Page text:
Legal consciousness and legal empowerment in low-income Latina parents of children with disabilities attending the ‘TIGER’ parent advocacy program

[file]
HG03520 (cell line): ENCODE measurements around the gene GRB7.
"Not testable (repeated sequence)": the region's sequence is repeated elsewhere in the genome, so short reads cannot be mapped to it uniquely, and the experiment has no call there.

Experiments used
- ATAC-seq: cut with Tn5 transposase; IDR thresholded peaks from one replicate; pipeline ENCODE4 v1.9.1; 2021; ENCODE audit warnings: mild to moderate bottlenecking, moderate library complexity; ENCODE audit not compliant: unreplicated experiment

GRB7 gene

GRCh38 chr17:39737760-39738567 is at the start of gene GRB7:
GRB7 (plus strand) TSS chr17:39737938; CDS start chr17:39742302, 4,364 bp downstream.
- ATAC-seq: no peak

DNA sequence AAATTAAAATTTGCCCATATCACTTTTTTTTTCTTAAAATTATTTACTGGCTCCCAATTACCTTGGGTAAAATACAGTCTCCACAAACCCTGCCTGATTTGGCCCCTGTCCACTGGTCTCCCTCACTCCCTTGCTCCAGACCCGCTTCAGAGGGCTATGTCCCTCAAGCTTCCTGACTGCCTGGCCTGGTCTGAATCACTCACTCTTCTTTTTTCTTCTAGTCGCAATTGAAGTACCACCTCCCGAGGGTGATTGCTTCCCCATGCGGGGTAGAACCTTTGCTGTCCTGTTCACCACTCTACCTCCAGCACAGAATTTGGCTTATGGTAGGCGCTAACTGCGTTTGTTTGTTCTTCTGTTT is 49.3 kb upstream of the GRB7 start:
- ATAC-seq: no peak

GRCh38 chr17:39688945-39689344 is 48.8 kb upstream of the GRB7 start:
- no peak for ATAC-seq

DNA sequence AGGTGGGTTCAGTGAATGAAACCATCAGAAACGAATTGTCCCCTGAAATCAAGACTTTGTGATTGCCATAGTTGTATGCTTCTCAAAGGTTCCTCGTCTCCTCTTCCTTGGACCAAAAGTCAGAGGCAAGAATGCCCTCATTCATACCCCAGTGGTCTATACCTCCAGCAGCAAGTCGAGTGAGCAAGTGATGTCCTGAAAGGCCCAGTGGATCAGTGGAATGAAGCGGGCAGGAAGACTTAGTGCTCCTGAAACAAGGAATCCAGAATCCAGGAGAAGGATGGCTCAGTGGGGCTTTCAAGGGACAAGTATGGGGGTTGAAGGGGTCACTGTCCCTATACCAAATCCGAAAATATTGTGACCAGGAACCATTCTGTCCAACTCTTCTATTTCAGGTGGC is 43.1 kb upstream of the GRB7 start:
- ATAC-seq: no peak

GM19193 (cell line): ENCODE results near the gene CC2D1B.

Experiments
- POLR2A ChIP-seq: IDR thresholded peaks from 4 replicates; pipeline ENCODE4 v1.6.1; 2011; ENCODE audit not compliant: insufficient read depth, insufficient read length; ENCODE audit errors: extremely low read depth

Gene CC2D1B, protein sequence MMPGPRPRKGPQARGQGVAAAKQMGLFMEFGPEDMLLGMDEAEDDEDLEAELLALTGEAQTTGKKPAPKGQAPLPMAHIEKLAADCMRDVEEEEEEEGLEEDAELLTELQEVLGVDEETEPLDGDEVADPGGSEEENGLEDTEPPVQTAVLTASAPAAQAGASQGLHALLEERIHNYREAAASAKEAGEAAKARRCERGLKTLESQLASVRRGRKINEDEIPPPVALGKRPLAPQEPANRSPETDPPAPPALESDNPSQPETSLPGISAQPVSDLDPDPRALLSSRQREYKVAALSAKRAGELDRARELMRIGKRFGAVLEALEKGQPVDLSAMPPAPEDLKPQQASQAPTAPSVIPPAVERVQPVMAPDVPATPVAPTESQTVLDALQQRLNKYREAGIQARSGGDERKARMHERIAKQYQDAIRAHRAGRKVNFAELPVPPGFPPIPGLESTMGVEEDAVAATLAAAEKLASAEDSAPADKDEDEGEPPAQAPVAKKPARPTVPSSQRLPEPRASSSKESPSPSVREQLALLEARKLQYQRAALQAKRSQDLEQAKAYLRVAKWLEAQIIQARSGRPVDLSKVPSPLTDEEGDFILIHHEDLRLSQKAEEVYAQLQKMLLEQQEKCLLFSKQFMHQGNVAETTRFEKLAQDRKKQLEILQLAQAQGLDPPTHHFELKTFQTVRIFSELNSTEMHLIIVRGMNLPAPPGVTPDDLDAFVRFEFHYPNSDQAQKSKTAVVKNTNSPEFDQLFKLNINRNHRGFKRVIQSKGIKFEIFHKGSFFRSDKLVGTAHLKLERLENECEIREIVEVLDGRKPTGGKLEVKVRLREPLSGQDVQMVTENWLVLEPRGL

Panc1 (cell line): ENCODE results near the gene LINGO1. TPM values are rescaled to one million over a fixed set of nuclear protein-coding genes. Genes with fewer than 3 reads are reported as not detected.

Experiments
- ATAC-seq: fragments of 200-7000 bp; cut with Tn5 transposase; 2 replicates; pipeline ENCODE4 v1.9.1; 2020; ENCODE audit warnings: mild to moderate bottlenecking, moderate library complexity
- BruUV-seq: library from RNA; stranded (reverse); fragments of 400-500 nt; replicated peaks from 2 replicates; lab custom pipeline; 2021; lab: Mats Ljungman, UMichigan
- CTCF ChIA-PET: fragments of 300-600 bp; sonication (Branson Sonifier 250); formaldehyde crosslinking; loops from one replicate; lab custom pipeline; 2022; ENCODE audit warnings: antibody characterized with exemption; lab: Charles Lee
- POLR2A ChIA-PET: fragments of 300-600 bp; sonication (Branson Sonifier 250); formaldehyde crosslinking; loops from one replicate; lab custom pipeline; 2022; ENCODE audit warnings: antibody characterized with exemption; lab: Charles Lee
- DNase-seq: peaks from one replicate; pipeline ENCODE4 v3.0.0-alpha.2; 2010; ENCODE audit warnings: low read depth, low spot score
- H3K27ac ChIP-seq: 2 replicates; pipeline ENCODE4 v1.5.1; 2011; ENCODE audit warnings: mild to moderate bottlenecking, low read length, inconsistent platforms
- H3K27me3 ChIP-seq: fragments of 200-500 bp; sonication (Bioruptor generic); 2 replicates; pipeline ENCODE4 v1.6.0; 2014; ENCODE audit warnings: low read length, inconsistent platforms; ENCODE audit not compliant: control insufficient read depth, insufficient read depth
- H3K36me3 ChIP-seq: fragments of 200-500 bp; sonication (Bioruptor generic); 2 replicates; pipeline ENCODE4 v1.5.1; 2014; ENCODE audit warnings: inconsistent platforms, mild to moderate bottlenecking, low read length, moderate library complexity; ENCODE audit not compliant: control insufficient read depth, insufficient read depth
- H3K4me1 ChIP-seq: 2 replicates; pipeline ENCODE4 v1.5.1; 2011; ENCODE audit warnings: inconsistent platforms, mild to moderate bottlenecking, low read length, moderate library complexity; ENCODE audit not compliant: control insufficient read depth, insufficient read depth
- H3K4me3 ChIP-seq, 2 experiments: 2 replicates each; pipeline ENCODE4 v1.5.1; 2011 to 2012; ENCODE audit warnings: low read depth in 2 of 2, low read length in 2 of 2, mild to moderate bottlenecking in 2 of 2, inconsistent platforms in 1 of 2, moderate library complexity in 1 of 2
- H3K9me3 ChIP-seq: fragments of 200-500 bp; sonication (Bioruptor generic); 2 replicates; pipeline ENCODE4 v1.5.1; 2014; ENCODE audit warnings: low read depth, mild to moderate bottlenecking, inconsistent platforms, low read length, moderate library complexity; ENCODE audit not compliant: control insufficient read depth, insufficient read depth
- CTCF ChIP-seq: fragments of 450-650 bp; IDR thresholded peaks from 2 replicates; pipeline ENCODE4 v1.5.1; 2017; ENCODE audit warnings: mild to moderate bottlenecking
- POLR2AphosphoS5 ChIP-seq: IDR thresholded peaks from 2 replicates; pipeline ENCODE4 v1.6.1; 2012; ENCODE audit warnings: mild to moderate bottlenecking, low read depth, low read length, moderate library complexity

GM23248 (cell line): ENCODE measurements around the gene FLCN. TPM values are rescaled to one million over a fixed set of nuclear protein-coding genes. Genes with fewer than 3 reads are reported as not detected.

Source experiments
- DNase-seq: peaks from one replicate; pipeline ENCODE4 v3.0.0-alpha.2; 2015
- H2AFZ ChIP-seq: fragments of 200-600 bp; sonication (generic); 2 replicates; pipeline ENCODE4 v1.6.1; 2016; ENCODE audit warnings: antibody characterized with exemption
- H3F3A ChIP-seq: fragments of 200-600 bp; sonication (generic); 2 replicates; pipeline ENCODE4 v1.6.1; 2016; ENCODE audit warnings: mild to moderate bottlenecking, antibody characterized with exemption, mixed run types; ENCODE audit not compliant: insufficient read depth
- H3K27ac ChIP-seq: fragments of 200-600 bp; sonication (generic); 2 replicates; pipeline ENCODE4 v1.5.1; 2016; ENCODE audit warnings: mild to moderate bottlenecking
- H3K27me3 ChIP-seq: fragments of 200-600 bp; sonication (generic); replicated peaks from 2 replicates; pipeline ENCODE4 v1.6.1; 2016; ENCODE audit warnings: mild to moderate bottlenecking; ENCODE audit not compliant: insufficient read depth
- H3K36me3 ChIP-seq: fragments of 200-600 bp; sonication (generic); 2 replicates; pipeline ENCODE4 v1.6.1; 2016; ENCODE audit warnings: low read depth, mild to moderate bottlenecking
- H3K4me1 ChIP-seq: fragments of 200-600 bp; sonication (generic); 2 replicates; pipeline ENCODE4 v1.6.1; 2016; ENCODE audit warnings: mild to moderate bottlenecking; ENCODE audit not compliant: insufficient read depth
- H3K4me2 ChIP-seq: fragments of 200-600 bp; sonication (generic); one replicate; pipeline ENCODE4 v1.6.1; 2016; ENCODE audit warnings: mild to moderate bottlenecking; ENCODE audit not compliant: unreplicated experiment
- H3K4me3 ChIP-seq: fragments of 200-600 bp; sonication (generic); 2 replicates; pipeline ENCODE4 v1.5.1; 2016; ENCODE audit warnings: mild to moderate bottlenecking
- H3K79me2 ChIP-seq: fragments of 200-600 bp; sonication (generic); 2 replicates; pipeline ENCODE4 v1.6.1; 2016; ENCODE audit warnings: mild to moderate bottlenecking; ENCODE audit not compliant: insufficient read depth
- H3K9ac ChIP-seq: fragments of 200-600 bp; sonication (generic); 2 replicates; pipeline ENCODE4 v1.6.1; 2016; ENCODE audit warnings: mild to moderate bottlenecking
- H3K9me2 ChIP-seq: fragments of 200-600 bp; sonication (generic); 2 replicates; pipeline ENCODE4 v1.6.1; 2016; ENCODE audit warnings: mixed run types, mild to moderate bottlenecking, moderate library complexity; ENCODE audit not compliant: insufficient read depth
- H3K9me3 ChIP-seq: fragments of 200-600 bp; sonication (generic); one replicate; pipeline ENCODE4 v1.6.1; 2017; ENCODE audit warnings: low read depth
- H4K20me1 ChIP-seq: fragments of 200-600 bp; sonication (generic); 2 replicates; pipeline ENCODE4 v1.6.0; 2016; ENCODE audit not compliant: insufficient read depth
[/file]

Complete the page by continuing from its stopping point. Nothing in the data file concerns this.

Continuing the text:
Abstract: It is important to examine parent advocacy programs to understand how they function in a society where there are many structural obstacles to those with little power. These programs can provide an impactful way to level out power imbalances. This case study examined through a lens of legal consciousness theory, power and empowerment theory, and the four capitals as developed by Bourdieu, the purposes and consequences of low-income Latina parents of children with disabilities participating in the LA-based Learning Rights Law Center’s TIGER parent advocacy program. The study specifically addressed how low-income Latina parents of children with disabilities are empowered through their participation in the TIGER legal advocacy program, and what examining the legal consciousness of TIGER parents can tell us about their empowerment. Semi-structured interviews with parents and TIGER staff, document analysis, and further observations, enabled in-depth analyses of the parents’ attitudes and views about special education law, the special education system, and the TIGER program. This study suggests that parents who attend the TIGER program go through a specific experiential process changing their legal consciousness and triggering a parallel empowerment process. Further, the study suggests a model for combining legal consciousness and legal empowerment theoretically and develops indicators to detect this. It also confirms that longer term advocacy programs benefit parents who can subsequently achieve outcomes for their children. The study also suggests that although the TIGER program can build a bridge between the law in action and the law in books through effective parent advocacy, it cannot change the hegemony of the law.
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